3683 20 Deadly and Toxic Foods for Cats

20 Deadly and Toxic Foods for Cats

You probably know what it’s like: your cat is dying to know what’s on your plate. But not everything that people eat is good for the velvet paws. Quite the opposite. There are quite a few foods that can be unhealthy, toxic and even deadly for cats. Which things definitely do not belong in the cat bowl, you will learn here in our guide!

What should cats not eat?

From A- Z: Foods that are toxic and deadly to cats:


What happens when cats drink alcohol? Alcohol can cause poisoning, coma and death in cats.


This trendy fruit is considered a superfood and cannot be missed in many households. For cats (and many other pets), however, avocado is toxic and can even be fatal. The reason for this is the ingredient persin, which is found in varying concentrations in all parts of the fruit. Among other things, the substance, which is toxic to cats, triggers severe heart muscle damage that can lead to death.

Bread dough and dough containing yeast

Yeast and yeast-containing doughs expand and can damage a cat’s stomach and intestines.

Energy drinks, cola, coffee, tea.

Caffeinated drinks and foods can cause the cat to become restless, breathe faster, have palpitations or muscle tremors.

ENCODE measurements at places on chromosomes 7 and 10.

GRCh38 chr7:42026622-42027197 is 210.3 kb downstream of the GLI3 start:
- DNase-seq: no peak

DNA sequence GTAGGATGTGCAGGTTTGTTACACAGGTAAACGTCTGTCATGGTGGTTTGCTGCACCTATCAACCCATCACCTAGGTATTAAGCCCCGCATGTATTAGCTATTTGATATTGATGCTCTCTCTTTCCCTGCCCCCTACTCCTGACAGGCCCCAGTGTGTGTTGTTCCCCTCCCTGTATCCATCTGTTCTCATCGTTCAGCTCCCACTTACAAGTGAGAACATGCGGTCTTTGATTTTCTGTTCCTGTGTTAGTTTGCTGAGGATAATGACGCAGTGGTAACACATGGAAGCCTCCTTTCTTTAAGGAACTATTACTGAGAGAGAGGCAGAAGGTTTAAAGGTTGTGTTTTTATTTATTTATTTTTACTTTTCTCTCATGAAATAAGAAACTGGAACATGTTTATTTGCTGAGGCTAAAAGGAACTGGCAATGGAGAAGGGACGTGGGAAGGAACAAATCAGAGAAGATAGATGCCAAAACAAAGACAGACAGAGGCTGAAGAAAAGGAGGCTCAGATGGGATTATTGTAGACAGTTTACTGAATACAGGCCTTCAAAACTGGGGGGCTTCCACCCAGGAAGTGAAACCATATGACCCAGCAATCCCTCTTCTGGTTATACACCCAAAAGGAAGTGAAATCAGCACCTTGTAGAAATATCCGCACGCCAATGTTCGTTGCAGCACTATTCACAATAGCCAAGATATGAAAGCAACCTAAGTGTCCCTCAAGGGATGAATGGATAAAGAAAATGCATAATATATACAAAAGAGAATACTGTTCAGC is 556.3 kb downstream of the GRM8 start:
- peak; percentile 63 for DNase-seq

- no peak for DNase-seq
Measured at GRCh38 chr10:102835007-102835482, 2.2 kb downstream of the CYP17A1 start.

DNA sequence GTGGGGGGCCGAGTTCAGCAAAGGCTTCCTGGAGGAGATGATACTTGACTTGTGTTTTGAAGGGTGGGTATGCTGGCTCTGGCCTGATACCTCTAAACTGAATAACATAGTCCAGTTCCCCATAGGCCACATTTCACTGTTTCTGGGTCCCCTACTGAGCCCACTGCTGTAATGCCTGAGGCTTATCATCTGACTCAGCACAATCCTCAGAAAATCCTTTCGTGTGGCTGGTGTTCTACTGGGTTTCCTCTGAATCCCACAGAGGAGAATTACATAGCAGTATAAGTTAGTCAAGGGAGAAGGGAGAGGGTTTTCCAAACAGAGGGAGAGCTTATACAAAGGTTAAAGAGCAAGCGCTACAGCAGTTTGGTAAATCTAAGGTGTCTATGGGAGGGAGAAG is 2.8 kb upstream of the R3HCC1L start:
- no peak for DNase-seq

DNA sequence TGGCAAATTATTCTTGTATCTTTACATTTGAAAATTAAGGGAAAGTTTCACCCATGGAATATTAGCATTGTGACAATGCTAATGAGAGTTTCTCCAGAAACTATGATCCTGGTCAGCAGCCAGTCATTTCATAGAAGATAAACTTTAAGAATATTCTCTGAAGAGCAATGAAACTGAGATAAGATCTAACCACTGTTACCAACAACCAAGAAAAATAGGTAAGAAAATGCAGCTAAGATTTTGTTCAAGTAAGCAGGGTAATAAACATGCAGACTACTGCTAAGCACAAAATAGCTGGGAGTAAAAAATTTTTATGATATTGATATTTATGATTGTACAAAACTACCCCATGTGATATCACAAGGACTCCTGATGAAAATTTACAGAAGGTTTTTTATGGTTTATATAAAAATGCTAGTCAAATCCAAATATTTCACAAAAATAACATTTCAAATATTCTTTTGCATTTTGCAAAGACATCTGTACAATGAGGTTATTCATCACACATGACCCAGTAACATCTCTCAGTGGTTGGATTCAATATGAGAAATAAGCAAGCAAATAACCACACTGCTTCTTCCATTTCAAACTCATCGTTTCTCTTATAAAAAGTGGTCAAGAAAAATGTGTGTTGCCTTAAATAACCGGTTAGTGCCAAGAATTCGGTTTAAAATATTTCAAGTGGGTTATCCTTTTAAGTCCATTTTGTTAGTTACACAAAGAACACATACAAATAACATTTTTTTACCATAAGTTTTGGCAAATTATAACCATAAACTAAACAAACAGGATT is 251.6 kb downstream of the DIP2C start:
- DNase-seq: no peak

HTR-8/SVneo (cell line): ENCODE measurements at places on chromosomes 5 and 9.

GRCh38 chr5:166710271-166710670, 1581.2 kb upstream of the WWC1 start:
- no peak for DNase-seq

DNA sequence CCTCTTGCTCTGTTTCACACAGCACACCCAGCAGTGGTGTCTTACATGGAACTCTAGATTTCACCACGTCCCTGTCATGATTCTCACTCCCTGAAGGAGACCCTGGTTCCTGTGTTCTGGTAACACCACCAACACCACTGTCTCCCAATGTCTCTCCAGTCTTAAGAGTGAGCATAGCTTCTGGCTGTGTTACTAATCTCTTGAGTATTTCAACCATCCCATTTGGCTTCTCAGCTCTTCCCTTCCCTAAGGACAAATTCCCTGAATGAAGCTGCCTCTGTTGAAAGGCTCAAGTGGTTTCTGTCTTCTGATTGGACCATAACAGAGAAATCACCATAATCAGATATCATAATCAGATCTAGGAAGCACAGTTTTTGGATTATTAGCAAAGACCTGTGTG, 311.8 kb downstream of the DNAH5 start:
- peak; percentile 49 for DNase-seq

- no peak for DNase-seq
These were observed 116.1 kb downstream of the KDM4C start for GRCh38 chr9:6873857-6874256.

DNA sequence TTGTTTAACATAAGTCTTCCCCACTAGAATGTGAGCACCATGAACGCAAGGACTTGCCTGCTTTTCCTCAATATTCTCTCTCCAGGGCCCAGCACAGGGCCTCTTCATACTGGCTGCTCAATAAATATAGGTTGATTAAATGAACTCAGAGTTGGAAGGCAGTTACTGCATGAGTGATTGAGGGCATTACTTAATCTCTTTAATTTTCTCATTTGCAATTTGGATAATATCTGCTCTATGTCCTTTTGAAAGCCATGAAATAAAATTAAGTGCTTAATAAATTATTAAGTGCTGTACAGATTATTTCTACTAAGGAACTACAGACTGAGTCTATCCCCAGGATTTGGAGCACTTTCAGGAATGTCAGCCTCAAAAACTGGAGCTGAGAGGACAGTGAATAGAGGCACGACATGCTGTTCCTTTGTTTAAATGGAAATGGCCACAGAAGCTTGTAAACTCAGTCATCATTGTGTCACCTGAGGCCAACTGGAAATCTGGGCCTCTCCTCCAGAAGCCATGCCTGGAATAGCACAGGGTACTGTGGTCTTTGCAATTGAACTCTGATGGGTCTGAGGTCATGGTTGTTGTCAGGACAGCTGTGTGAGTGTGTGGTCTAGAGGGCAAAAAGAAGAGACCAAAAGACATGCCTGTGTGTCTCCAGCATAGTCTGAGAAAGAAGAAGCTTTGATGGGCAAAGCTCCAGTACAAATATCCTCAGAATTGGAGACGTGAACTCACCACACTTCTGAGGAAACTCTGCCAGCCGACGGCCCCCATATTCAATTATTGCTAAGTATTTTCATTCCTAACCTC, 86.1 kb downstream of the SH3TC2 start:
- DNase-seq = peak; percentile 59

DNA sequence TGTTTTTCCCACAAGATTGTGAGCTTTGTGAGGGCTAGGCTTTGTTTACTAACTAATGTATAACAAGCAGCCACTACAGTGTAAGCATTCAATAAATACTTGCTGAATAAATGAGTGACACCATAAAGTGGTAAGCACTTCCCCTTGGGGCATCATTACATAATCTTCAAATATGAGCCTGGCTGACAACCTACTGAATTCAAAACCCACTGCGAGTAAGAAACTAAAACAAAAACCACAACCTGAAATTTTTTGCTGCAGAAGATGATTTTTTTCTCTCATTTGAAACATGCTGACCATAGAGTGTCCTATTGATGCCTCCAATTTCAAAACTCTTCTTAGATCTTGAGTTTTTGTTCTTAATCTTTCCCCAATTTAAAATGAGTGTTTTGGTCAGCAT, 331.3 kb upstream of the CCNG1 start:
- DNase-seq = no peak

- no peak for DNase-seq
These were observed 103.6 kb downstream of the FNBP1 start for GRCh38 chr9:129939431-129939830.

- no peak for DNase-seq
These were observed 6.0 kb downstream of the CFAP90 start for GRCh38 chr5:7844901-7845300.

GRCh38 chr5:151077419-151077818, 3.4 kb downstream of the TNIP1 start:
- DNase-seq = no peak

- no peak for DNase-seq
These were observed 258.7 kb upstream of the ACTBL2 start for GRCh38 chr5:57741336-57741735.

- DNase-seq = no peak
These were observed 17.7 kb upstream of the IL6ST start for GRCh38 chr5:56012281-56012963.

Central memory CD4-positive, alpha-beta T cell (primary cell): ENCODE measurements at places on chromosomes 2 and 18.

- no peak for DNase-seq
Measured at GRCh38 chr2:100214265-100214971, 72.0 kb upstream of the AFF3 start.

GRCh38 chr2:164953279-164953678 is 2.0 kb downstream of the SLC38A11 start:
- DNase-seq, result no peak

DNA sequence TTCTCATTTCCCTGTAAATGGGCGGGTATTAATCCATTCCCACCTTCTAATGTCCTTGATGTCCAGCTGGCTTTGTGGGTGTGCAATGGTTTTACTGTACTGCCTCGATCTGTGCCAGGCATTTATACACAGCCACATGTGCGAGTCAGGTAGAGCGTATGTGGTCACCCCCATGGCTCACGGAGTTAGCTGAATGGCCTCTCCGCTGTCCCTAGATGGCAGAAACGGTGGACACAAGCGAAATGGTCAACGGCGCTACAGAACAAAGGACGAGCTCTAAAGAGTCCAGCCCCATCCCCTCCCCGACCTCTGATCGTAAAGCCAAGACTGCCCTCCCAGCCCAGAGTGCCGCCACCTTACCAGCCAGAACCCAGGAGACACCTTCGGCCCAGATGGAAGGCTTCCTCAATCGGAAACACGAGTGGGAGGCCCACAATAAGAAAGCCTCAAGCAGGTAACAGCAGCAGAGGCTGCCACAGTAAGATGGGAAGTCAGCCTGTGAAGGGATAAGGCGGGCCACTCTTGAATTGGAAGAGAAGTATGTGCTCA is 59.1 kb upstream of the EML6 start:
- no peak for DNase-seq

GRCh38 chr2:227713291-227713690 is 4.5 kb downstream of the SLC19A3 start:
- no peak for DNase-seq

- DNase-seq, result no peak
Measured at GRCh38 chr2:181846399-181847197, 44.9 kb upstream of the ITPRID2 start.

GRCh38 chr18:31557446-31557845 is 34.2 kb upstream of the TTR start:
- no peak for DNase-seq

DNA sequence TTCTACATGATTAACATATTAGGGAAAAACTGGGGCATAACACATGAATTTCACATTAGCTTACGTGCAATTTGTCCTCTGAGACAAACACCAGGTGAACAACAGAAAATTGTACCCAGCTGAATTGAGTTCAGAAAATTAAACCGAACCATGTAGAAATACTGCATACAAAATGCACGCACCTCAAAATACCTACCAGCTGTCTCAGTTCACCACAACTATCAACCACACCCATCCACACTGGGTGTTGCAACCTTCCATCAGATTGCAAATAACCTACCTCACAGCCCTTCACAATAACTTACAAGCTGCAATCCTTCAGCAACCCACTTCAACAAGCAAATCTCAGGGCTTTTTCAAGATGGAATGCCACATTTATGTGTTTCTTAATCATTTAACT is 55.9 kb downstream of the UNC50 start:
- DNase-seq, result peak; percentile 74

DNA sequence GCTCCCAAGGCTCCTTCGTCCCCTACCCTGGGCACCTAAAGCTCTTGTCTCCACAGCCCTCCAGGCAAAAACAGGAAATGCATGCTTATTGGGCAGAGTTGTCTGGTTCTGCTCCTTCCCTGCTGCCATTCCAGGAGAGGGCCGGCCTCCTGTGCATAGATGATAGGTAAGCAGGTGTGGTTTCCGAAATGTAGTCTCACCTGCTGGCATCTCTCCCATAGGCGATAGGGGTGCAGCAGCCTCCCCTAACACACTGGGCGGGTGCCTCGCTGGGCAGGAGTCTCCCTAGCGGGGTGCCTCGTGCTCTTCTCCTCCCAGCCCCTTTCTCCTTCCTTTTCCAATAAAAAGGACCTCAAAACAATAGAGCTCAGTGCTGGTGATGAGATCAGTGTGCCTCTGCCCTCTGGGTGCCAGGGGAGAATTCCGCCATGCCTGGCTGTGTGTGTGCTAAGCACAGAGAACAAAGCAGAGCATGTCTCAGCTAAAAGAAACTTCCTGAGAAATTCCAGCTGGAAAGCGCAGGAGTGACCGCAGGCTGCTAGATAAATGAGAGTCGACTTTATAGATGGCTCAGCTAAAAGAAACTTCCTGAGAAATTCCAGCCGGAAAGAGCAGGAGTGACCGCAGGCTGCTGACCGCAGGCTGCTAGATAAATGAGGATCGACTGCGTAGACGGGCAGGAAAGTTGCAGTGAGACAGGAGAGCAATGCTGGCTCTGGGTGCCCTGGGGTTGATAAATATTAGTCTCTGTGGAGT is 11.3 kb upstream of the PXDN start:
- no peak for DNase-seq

Fatty edges

Cooked and raw fatty edges from foods such as ham, bacon or steak can cause indigestion with vomiting and diarrhea.

Dog Food

Strictly speaking, dog food is not a food for humans, but is in many households. Cats sometimes nibble on it. However, dog food is unhealthy for cats in the long run, because it does not contain all vital nutrients and leads to deficiency symptoms. Cats need vitamin A, taurine and arachidonic acid – all three are essential nutrients for cats that are not found in dog food.

Cocoa and foods containing cocoa, such as chocolate.

Cocoa and chocolate contain caffeine as well as theophylline and theobromine. They are toxic to cats and cause cardiac arrhythmias, muscle tremors and seizures. Especially dark, unsweetened chocolate contains a high concentration of the toxic substances.

Garlic, leek, chives, onions (raw, cooked, as powder).

All representatives of the plant genus Allium contain the sulfur compound N-propyl disulfide, which is toxic to cats. N-propyl disulfide destroys red blood cells. Hemolysis triggered in this way can become noticeable through pale mucous membranes, shortness of breath, a weak pulse and trembling. In addition, the urine turns reddish brown. Vomiting and diarrhea are also possible. Caution is also advised with ready-made products such as cold cuts, baby food and the like, as they often contain garlic and onions.

Bones (raw and cooked)

Cats sometimes show interest in fresh and cooked bones. However, it is better to keep the cat away from them. Bones can be dangerous for cats. Vomiting and indigestion are possible after consumption. There is a risk for injuries, especially cooked bones splinter quickly. There is also a risk of choking.


Small amounts of liver are fine, but too much liver can cause vitamin A poisoning. This serious condition affects the cat’s bones. Symptoms include deformed bones, bone growth in the elbows and spine, and osteoporosis. Vitamin A toxicity can also lead to death.
Milk and dairy products such as cream cheese, yogurt, cheese and cream.